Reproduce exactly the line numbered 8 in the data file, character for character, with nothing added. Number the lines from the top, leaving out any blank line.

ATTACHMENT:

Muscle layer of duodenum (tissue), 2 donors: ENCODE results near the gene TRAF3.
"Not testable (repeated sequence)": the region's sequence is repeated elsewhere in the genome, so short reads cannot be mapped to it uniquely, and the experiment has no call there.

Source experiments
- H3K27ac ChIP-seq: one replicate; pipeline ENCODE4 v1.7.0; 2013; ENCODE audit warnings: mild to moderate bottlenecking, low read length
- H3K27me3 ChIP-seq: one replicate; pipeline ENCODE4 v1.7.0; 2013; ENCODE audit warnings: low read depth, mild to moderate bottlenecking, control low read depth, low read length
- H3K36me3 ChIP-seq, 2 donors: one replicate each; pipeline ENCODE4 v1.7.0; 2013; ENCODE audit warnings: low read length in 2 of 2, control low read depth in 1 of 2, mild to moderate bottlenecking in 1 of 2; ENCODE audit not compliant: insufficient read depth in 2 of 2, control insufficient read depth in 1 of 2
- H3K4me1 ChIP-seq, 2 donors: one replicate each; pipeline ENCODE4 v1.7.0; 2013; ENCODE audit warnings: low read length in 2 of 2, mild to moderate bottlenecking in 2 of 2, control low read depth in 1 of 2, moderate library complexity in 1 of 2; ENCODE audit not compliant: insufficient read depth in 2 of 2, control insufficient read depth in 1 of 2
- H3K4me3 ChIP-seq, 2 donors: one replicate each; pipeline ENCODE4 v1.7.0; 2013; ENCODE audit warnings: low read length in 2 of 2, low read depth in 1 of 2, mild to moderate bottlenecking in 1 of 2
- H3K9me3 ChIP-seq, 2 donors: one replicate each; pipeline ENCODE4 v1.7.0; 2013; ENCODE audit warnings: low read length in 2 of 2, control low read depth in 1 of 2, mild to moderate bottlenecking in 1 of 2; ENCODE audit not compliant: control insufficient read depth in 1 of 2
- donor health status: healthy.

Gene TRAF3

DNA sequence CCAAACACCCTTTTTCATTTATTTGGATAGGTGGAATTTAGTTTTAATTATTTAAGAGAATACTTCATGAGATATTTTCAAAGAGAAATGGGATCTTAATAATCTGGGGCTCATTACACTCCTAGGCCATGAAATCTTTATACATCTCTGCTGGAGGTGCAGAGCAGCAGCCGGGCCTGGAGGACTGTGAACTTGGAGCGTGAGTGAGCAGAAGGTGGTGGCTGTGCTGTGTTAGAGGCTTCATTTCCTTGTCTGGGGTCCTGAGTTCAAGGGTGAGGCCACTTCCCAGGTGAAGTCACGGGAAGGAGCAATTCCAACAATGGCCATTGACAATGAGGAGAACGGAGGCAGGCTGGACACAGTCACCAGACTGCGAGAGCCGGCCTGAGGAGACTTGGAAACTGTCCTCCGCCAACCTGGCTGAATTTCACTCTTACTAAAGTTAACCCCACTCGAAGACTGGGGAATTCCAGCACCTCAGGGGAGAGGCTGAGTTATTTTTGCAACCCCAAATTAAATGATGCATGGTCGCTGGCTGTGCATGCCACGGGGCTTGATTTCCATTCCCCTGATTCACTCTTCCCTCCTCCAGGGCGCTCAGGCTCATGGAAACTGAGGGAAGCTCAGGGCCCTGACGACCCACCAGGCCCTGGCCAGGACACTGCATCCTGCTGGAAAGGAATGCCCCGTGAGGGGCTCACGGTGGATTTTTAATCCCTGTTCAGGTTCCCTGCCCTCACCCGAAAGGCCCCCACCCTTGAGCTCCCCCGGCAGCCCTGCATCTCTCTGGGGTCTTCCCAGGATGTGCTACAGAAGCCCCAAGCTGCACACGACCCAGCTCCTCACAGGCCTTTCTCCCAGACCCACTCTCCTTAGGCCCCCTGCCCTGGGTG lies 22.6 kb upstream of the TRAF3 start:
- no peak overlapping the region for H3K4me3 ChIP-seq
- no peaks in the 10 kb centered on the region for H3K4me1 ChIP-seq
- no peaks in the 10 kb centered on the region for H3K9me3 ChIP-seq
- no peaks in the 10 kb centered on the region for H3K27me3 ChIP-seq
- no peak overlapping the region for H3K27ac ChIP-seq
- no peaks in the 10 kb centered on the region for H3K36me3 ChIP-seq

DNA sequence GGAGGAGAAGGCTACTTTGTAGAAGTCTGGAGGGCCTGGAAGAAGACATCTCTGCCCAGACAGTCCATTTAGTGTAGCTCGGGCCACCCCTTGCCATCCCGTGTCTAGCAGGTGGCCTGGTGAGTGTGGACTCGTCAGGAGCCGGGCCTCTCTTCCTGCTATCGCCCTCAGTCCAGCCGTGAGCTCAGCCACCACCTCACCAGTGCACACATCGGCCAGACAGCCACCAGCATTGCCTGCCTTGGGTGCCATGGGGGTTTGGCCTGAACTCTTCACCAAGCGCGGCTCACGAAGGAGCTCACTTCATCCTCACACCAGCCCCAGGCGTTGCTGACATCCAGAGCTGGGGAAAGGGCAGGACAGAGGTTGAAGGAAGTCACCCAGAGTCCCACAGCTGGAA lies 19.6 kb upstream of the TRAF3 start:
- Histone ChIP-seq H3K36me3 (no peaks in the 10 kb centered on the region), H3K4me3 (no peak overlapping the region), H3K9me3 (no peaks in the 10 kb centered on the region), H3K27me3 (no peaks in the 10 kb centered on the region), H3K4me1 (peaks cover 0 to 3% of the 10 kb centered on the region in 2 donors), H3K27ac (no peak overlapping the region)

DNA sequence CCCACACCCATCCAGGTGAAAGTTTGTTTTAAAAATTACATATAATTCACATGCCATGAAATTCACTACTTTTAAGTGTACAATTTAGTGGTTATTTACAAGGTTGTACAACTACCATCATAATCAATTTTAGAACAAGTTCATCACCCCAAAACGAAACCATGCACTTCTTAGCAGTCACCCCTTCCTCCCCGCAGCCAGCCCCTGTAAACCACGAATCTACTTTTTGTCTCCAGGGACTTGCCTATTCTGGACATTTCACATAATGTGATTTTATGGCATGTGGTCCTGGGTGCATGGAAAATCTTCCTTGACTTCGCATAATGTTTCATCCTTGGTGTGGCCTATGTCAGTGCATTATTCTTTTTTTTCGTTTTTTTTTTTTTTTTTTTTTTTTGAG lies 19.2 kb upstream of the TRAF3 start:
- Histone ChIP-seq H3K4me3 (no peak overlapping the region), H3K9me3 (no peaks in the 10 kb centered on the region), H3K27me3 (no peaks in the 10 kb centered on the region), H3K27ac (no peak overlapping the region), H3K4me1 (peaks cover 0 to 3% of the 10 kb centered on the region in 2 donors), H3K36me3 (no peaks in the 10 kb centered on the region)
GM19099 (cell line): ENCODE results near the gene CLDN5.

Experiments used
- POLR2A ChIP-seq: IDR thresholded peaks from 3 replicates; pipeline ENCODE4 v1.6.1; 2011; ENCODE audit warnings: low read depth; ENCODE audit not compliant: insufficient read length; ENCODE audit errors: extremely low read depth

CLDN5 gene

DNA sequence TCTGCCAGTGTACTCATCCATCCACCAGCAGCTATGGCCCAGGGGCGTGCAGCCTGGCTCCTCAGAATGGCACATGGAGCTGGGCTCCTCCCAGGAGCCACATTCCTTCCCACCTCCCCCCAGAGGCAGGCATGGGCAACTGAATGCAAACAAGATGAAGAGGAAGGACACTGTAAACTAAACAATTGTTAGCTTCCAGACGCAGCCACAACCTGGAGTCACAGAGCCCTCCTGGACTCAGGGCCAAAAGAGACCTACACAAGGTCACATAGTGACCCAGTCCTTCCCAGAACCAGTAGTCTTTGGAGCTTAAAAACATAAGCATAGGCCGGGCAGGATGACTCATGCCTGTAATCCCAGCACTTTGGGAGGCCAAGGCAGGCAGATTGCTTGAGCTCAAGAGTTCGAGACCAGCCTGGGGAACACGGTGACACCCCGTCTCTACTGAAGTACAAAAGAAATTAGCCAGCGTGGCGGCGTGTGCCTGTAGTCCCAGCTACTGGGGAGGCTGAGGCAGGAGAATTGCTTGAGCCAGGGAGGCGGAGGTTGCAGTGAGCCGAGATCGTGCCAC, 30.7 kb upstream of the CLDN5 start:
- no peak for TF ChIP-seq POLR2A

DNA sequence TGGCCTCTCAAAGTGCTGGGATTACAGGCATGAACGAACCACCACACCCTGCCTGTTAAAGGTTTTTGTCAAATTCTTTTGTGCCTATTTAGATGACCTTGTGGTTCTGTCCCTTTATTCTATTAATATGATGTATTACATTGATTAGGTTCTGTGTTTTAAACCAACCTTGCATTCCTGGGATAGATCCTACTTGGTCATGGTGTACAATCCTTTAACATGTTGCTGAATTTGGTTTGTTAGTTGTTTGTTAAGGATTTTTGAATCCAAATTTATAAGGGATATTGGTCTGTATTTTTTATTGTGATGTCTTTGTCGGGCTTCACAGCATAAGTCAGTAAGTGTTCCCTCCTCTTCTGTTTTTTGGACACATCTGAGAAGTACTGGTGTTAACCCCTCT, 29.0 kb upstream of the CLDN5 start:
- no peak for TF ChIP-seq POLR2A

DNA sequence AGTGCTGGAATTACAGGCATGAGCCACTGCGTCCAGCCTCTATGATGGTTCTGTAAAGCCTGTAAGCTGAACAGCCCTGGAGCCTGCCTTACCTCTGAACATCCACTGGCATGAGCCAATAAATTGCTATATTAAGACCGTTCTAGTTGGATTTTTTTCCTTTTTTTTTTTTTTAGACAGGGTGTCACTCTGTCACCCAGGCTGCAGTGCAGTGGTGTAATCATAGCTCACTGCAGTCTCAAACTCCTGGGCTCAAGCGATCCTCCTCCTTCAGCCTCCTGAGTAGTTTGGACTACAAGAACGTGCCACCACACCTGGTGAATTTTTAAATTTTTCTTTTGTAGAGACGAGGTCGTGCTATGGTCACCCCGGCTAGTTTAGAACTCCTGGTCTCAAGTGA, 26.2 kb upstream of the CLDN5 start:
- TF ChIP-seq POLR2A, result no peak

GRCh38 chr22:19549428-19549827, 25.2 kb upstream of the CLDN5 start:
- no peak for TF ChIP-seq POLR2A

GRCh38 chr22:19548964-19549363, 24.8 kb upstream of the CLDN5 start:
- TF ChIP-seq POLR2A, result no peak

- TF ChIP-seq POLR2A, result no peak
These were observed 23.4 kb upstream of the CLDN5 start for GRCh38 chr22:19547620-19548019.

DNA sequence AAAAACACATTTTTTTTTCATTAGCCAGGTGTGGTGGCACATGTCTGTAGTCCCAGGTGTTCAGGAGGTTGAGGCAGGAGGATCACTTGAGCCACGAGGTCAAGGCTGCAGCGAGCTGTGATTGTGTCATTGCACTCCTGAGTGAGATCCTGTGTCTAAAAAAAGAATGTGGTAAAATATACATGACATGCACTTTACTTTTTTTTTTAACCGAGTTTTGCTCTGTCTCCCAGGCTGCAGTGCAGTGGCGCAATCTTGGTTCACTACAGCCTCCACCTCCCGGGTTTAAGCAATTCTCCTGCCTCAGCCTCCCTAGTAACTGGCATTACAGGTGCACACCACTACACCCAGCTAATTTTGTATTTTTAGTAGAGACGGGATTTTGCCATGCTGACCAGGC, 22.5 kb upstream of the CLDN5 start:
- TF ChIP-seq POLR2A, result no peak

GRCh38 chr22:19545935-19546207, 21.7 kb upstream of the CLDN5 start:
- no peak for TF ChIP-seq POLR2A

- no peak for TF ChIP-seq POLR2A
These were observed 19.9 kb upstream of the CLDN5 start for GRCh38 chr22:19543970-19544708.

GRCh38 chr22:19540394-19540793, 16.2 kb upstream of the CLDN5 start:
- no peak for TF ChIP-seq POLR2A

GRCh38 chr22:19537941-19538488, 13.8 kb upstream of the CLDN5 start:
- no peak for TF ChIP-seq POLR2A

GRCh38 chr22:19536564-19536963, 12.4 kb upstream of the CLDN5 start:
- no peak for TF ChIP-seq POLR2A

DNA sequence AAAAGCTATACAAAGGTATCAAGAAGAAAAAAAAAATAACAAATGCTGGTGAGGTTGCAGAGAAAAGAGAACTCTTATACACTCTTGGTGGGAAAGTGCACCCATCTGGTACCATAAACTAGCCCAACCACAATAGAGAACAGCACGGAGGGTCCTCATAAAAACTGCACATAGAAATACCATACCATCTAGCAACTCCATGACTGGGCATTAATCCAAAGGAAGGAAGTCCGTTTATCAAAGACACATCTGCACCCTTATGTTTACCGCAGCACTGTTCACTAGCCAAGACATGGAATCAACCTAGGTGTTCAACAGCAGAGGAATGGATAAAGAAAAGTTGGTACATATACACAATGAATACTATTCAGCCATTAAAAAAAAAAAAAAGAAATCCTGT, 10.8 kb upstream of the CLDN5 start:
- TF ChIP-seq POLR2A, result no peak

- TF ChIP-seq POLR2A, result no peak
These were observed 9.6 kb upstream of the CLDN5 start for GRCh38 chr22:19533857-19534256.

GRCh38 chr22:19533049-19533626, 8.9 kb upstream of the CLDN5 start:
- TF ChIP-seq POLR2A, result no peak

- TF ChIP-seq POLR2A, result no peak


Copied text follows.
- H3K4me3 ChIP-seq, 2 donors: one replicate each; pipeline ENCODE4 v1.7.0; 2013; ENCODE audit warnings: low read length in 2 of 2, low read depth in 1 of 2, mild to moderate bottlenecking in 1 of 2